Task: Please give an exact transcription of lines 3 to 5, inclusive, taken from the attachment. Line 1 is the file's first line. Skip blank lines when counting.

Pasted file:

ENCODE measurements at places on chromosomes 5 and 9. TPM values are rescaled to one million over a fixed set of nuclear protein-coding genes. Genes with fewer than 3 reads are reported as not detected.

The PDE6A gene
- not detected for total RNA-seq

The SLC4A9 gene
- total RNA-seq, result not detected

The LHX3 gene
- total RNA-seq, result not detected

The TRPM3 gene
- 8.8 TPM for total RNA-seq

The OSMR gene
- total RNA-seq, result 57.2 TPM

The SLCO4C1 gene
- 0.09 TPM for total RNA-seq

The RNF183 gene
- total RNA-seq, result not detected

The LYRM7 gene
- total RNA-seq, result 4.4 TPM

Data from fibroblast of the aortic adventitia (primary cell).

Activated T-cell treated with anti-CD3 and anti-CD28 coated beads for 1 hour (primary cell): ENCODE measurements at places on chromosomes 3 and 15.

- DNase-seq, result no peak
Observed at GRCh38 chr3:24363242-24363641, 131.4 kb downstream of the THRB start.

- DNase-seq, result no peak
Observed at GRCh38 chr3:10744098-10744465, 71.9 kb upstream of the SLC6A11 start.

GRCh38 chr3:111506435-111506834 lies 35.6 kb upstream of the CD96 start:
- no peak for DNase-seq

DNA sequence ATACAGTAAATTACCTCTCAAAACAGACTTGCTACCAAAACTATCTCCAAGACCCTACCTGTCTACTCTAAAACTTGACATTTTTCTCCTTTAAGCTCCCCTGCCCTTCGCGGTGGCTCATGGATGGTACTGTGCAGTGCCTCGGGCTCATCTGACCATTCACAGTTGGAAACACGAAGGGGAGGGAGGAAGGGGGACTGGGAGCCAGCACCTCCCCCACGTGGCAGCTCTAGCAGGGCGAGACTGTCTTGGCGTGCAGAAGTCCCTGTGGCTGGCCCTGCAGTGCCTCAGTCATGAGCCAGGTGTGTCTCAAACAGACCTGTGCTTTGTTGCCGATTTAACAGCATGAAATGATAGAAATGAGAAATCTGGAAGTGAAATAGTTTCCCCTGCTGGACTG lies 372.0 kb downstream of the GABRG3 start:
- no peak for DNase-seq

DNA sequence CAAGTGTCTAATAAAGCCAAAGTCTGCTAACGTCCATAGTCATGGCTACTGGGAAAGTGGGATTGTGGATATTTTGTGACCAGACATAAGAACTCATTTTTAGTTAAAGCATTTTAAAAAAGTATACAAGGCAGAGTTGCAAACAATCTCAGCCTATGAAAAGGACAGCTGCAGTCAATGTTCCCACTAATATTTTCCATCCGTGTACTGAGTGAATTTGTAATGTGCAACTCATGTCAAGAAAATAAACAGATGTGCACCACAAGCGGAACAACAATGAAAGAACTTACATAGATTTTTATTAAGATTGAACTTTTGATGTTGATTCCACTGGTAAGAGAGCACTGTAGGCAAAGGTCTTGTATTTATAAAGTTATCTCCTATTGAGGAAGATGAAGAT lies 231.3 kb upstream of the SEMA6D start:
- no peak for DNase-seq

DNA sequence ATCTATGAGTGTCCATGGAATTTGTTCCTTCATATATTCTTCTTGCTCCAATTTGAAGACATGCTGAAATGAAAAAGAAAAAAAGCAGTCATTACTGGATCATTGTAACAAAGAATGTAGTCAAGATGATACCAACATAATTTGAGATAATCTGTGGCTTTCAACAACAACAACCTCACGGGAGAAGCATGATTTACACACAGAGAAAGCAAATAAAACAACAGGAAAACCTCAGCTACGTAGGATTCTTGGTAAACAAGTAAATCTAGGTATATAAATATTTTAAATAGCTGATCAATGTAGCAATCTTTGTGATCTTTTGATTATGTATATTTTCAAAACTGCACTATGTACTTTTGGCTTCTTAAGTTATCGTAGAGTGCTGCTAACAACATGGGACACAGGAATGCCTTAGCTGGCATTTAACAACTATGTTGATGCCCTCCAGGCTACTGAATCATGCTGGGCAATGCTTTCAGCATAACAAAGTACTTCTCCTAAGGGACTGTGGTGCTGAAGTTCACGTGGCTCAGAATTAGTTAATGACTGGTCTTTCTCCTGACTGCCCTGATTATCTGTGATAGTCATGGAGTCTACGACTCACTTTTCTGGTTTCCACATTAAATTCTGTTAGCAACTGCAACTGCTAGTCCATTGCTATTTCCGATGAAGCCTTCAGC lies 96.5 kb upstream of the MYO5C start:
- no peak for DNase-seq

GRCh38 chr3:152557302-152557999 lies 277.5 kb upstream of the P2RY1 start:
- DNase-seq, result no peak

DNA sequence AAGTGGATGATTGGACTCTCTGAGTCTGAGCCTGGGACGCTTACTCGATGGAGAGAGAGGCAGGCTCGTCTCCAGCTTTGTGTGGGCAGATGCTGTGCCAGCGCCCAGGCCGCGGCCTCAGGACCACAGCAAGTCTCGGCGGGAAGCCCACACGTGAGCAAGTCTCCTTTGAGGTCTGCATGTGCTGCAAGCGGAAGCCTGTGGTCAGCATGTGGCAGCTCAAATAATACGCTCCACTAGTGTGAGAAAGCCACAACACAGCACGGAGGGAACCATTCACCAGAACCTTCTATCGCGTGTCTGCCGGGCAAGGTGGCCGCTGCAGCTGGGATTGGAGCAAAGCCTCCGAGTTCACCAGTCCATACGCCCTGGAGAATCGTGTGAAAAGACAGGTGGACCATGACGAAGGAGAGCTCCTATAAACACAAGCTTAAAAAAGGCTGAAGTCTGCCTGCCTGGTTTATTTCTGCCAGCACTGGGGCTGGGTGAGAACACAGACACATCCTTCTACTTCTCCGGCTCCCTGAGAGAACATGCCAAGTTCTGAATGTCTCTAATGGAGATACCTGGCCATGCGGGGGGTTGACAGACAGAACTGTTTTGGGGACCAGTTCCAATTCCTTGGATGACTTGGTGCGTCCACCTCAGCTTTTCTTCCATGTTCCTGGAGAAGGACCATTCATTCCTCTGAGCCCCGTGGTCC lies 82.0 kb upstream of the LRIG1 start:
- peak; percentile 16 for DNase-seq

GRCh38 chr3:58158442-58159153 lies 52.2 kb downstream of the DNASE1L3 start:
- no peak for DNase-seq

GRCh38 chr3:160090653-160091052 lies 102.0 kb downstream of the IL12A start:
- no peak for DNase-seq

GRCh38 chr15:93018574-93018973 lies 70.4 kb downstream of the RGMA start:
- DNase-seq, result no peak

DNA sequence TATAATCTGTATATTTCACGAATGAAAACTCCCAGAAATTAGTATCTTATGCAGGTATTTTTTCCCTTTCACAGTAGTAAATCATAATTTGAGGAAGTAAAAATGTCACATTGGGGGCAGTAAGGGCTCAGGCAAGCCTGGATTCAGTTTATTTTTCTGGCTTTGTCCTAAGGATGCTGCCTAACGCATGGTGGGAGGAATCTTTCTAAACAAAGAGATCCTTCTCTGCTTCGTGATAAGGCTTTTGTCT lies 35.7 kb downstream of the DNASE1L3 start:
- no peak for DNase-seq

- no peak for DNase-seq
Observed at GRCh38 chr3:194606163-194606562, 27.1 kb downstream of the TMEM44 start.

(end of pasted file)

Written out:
- not detected for total RNA-seq

The SLC4A9 gene
- total RNA-seq, result not detected